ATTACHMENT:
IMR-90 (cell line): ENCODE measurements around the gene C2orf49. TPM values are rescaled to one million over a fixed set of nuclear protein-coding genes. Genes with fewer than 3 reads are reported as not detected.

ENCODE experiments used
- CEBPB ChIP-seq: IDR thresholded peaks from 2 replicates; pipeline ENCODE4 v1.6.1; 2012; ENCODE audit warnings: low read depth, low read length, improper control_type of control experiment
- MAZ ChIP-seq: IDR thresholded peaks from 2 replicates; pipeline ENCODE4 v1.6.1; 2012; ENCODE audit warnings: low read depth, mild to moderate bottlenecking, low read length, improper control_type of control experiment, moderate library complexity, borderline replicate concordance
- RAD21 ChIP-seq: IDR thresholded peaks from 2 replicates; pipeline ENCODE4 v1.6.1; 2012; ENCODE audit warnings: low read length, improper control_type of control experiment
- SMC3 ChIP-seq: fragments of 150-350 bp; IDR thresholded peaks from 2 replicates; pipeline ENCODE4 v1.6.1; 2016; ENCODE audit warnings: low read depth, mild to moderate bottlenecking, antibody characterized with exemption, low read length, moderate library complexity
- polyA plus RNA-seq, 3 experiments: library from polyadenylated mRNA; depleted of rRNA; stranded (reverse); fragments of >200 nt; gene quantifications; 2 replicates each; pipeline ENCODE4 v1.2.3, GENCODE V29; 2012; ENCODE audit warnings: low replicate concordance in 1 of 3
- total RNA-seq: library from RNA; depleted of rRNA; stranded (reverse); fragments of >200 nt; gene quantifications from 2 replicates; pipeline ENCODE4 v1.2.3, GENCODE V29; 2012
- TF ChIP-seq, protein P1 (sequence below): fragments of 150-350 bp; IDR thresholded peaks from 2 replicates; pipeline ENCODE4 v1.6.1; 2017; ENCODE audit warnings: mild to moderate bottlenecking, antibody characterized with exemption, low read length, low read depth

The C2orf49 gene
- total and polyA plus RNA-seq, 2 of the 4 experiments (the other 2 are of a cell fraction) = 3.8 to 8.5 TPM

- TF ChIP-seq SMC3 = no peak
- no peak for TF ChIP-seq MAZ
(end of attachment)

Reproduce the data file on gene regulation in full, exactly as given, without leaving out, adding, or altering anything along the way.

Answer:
IMR-90 (cell line): ENCODE measurements around the gene C2orf49. TPM values are rescaled to one million over a fixed set of nuclear protein-coding genes. Genes with fewer than 3 reads are reported as not detected.

ENCODE experiments used
- CEBPB ChIP-seq: IDR thresholded peaks from 2 replicates; pipeline ENCODE4 v1.6.1; 2012; ENCODE audit warnings: low read depth, low read length, improper control_type of control experiment
- MAZ ChIP-seq: IDR thresholded peaks from 2 replicates; pipeline ENCODE4 v1.6.1; 2012; ENCODE audit warnings: low read depth, mild to moderate bottlenecking, low read length, improper control_type of control experiment, moderate library complexity, borderline replicate concordance
- RAD21 ChIP-seq: IDR thresholded peaks from 2 replicates; pipeline ENCODE4 v1.6.1; 2012; ENCODE audit warnings: low read length, improper control_type of control experiment
- SMC3 ChIP-seq: fragments of 150-350 bp; IDR thresholded peaks from 2 replicates; pipeline ENCODE4 v1.6.1; 2016; ENCODE audit warnings: low read depth, mild to moderate bottlenecking, antibody characterized with exemption, low read length, moderate library complexity
- polyA plus RNA-seq, 3 experiments: library from polyadenylated mRNA; depleted of rRNA; stranded (reverse); fragments of >200 nt; gene quantifications; 2 replicates each; pipeline ENCODE4 v1.2.3, GENCODE V29; 2012; ENCODE audit warnings: low replicate concordance in 1 of 3
- total RNA-seq: library from RNA; depleted of rRNA; stranded (reverse); fragments of >200 nt; gene quantifications from 2 replicates; pipeline ENCODE4 v1.2.3, GENCODE V29; 2012
- TF ChIP-seq, protein P1 (sequence below): fragments of 150-350 bp; IDR thresholded peaks from 2 replicates; pipeline ENCODE4 v1.6.1; 2017; ENCODE audit warnings: mild to moderate bottlenecking, antibody characterized with exemption, low read length, low read depth

The C2orf49 gene
- total and polyA plus RNA-seq, 2 of the 4 experiments (the other 2 are of a cell fraction) = 3.8 to 8.5 TPM

- TF ChIP-seq SMC3 = no peak
- no peak for TF ChIP-seq MAZ